Human life is valuable by virtue of being human. Human life is more valuable than any other type of life on this planet. That doesn’t give us an excuse to abuse such life (because we are dependent upon it, and they are still God’s creation and we are their stewards, not masters), it does mean that for all the noble and justified effort we put into preserving animal life, we ought to put at least as much into preserving human life. After all, when we cheapen human life, whether that life belongs to a fetus, a person of a different color, or a person of a different nationality, we inherently devalue our own life as well.

Oh the Things You Shall Never See: The Culmination of Individualism


IMG_0259What began as a YouTube video spreading across mostly conservative websites has gained some attention from mainstream media outlets. That video is, of course, of a Planned Parenthood executive admitting to selling body parts (or, as Planned Parenthood clarified, “tissue” for research), which is not only explicitly illegal, it’s highly unethical. I’ve written enough about abortion on this site that, I believe, there’s simply no refuting the absolute immorality of the act. By every scientific standard, from conception to birth, what exists inside a woman and grows within her is a human being.

After all, we wouldn’t say that in donating a limb, lung, or leg that we’re donating the woman’s limb, lung, or leg. Everyone, regardless of their leanings on pro-choice or pro-life, admits that what’s being sold by Planned Parenthood was formerly the fetus, not formerly the mother. It’s not her body we’re selling, it’s the fetus’ body we’re selling; so to say a woman can do what she wants with her body, while true, is inapplicable in the abortion debate as the fetus isn’t a part of her body (in the same way that her skin, or arm, or heart is a part of her body).

But what is true is that the fetus is entirely dependent upon the mother for existence. Up until about 7-8 months (thanks to modern medicine), a fetus must depend upon the mother’s body for sustenance. It is here where many attempt to make the ethical argument for bodily autonomy: The mother is autonomous from the fetus, therefore even though the fetus is a human being, and human beings are entitled to rights, those rights cannot trump the autonomy of the body. In other words, at the very moment you impact my body I can kill you.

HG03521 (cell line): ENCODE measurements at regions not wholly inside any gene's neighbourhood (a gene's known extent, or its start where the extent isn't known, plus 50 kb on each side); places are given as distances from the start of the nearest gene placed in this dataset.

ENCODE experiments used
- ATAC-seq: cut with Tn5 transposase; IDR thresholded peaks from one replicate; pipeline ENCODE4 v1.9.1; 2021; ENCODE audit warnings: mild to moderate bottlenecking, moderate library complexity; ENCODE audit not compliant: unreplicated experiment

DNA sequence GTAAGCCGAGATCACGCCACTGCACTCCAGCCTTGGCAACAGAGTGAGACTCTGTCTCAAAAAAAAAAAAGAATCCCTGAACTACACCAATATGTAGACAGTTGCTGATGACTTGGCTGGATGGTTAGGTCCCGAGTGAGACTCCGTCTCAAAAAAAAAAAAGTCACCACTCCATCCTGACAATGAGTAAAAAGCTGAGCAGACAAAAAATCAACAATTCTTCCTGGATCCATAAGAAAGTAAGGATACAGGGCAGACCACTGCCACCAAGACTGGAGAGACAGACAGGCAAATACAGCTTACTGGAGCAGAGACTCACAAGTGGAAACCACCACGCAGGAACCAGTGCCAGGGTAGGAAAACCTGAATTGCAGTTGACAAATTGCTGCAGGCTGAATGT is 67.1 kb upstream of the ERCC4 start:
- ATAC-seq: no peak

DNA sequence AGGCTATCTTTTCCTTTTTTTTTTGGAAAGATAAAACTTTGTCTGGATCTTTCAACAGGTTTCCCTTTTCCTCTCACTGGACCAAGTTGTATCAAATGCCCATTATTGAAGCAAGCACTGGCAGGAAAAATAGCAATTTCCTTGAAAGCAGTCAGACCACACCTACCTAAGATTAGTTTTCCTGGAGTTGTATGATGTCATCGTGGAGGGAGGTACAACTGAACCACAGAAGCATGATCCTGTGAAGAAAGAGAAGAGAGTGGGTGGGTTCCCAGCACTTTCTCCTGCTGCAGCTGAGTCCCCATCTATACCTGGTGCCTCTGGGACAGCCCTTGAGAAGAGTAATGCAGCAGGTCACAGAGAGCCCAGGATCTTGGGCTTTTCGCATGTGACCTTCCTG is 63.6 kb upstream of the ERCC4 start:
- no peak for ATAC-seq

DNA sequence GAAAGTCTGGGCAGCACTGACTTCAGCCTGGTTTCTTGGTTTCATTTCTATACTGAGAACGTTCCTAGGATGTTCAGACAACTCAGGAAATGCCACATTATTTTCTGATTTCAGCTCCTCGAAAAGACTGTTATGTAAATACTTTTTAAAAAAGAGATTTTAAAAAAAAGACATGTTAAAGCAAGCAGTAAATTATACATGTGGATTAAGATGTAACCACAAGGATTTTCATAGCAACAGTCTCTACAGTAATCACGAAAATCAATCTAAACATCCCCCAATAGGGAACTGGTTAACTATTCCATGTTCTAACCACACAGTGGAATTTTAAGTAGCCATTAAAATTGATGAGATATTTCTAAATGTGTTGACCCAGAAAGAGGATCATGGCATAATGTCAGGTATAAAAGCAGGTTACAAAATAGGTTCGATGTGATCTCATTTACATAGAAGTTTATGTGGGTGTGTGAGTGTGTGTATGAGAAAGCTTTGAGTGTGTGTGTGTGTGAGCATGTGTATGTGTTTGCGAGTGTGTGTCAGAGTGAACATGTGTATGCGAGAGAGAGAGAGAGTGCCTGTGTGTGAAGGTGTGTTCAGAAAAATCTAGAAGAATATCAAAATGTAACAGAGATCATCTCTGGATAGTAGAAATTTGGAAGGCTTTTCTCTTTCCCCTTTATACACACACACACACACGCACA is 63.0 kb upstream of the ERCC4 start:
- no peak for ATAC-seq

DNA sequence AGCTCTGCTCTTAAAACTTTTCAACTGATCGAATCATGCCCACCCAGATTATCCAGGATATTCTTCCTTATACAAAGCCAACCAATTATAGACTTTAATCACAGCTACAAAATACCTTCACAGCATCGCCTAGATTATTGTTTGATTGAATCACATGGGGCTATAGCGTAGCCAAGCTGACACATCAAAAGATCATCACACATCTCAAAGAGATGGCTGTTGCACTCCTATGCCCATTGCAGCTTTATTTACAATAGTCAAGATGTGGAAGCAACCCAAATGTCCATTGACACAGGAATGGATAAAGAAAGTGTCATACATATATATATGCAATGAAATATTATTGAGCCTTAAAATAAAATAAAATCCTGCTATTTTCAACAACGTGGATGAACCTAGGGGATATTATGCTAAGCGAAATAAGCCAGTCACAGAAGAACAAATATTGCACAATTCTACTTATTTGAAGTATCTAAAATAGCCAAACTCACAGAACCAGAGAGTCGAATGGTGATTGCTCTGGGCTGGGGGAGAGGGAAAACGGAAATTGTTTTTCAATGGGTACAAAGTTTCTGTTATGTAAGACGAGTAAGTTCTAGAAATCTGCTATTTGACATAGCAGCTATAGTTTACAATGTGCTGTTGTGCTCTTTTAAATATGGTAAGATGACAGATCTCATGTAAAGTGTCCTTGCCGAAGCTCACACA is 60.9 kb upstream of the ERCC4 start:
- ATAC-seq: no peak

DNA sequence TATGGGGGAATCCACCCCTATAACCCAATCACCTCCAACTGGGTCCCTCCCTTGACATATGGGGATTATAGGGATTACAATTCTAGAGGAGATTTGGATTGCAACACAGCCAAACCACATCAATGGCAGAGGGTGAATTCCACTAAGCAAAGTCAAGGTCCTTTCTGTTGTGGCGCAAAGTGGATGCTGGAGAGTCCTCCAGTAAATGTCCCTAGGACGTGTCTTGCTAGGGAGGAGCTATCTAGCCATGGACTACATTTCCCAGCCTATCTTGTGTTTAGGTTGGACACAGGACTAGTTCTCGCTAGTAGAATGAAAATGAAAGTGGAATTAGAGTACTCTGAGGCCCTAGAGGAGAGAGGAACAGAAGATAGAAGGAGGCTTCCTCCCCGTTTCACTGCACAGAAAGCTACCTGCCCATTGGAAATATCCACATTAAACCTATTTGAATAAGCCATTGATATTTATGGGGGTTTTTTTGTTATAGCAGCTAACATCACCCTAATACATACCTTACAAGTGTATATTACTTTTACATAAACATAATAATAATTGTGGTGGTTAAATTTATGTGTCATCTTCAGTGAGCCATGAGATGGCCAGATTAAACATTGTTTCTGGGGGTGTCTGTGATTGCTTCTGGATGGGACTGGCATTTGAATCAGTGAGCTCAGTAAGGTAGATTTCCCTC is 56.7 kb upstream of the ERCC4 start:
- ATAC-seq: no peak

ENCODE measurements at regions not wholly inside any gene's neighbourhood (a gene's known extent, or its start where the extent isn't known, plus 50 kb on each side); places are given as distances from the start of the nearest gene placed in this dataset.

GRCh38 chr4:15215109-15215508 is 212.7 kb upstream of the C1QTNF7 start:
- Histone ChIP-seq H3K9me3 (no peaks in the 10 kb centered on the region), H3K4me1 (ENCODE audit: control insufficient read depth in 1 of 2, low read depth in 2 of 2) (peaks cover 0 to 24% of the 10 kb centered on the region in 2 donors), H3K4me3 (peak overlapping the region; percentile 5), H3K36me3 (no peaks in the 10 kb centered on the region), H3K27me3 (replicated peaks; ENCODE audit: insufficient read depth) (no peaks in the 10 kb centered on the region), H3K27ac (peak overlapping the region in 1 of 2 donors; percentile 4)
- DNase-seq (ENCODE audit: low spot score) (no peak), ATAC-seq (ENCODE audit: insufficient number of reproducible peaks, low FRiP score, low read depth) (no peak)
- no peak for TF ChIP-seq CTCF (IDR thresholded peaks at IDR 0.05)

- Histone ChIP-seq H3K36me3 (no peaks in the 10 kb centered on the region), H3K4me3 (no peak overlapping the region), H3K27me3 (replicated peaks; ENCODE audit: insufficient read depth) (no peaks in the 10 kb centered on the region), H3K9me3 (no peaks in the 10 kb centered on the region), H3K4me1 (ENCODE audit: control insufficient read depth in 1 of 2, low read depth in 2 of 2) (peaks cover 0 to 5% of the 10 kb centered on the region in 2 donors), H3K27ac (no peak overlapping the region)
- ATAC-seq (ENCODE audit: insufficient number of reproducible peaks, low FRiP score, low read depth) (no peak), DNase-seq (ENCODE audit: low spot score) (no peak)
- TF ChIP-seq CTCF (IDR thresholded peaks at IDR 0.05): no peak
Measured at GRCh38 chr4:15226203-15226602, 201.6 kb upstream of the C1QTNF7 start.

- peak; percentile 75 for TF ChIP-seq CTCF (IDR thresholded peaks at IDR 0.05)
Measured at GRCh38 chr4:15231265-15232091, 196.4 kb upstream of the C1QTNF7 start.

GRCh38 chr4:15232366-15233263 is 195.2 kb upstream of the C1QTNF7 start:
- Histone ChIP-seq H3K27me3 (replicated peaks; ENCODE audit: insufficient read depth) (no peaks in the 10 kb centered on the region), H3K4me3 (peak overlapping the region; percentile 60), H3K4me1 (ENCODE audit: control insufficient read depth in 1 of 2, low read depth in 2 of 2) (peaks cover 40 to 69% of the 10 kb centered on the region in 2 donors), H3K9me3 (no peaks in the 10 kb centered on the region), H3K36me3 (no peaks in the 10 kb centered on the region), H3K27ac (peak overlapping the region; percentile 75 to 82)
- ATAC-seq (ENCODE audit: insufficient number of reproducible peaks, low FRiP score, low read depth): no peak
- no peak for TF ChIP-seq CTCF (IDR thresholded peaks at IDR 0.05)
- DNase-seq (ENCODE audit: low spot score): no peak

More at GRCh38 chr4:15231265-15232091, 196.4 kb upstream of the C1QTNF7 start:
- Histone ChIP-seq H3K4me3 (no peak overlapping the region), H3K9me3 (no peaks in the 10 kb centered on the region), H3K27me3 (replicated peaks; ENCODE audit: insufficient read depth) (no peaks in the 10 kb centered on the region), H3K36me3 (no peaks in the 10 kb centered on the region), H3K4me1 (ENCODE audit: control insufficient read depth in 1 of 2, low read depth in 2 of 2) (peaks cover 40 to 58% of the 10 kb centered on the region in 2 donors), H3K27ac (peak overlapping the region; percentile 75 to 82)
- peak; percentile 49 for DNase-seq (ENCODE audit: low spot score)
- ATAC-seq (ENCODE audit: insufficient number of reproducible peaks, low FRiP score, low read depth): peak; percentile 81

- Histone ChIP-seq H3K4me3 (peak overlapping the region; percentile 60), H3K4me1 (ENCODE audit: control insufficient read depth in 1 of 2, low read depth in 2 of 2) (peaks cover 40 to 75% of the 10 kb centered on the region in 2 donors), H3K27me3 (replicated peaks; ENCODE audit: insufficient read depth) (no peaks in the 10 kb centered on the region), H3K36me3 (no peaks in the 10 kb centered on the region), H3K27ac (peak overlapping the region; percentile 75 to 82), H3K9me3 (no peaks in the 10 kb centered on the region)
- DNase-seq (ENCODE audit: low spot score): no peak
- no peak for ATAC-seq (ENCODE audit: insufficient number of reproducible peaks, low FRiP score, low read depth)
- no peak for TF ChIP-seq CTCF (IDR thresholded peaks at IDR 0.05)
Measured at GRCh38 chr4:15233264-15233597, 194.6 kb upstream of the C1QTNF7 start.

I’ve written about the contradictions conservatives show in being pro-life while supporting anti-life actions, but liberals aren’t any better. See, abortion is ultimately an argument that arises from individualism. One cannot, within the bounds of reason, sanity, and science, argue against the humanity of the fetus or embryo. It is a human being and there is nothing magical about vaginas (or C-sections) wherein a fetus is sprinkled with fairy dust and comes out a new creature, a human being. From conception to birth, from infancy to childhood, from childhood to adolescence, from adolescence to adulthood, from adulthood to elderly, we’re dealing with a human being. Human beings, by virtue of being human beings, hold innate value; if we did not, then a majority gets to decide who has value and who doesn’t, and if history is any indicator allowing the majority to decide who is valuable and who isn’t always ends in horrible things.

The only real defense for abortion – other than appealing to the practical outcomes, such as healthcare, woman’s future, and so on, which though real concerns are not arguments for choice as they’re arguments against a horrible system – is to appeal to the autonomy of the individual. But who among us is actually autonomous? Who among us can say that we live in a vacuum where our decisions do not impact the world, where we can live in complete isolation without aid from anyone else? The idea of individual autonomy is a leftover value from the Enlightenment, and it’s a horrible value, one that acts as a centerpiece for Randian Objectivism, modern conservatism, modern liberalism, and pretty much any daft frat boy roaming a college campus. The idea that as individuals we are autonomous is just stupid on the face of it, but somehow it’s held as a sacred and divine right when it comes to abortion (and only to abortion).